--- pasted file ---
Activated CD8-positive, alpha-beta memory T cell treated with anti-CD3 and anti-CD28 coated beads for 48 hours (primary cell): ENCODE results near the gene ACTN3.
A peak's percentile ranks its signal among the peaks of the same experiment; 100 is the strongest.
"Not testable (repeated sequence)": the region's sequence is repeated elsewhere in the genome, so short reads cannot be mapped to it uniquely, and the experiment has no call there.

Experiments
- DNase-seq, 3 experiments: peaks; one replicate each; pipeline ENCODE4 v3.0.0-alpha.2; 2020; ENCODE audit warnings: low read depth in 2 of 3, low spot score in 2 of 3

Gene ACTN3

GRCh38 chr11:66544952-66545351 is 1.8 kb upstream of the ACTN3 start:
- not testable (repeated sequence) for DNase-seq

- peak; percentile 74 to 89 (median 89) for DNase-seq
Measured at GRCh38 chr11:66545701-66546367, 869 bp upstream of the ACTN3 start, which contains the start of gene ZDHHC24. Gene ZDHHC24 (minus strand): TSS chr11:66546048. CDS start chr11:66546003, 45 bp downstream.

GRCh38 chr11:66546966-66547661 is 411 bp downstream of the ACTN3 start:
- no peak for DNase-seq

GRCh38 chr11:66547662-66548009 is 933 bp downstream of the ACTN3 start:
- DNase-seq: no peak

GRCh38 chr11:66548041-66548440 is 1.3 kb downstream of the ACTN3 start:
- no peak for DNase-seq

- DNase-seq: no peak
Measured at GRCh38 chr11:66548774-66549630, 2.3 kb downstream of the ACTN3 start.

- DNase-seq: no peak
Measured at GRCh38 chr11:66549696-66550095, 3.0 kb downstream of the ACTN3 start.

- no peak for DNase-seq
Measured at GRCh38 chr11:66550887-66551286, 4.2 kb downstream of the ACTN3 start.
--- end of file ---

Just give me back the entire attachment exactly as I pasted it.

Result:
Activated CD8-positive, alpha-beta memory T cell treated with anti-CD3 and anti-CD28 coated beads for 48 hours (primary cell): ENCODE results near the gene ACTN3.
A peak's percentile ranks its signal among the peaks of the same experiment; 100 is the strongest.
"Not testable (repeated sequence)": the region's sequence is repeated elsewhere in the genome, so short reads cannot be mapped to it uniquely, and the experiment has no call there.

Experiments
- DNase-seq, 3 experiments: peaks; one replicate each; pipeline ENCODE4 v3.0.0-alpha.2; 2020; ENCODE audit warnings: low read depth in 2 of 3, low spot score in 2 of 3

Gene ACTN3

GRCh38 chr11:66544952-66545351 is 1.8 kb upstream of the ACTN3 start:
- not testable (repeated sequence) for DNase-seq

- peak; percentile 74 to 89 (median 89) for DNase-seq
Measured at GRCh38 chr11:66545701-66546367, 869 bp upstream of the ACTN3 start, which contains the start of gene ZDHHC24. Gene ZDHHC24 (minus strand): TSS chr11:66546048. CDS start chr11:66546003, 45 bp downstream.

GRCh38 chr11:66546966-66547661 is 411 bp downstream of the ACTN3 start:
- no peak for DNase-seq

GRCh38 chr11:66547662-66548009 is 933 bp downstream of the ACTN3 start:
- DNase-seq: no peak

GRCh38 chr11:66548041-66548440 is 1.3 kb downstream of the ACTN3 start:
- no peak for DNase-seq

- DNase-seq: no peak
Measured at GRCh38 chr11:66548774-66549630, 2.3 kb downstream of the ACTN3 start.

- DNase-seq: no peak
Measured at GRCh38 chr11:66549696-66550095, 3.0 kb downstream of the ACTN3 start.

- no peak for DNase-seq
Measured at GRCh38 chr11:66550887-66551286, 4.2 kb downstream of the ACTN3 start.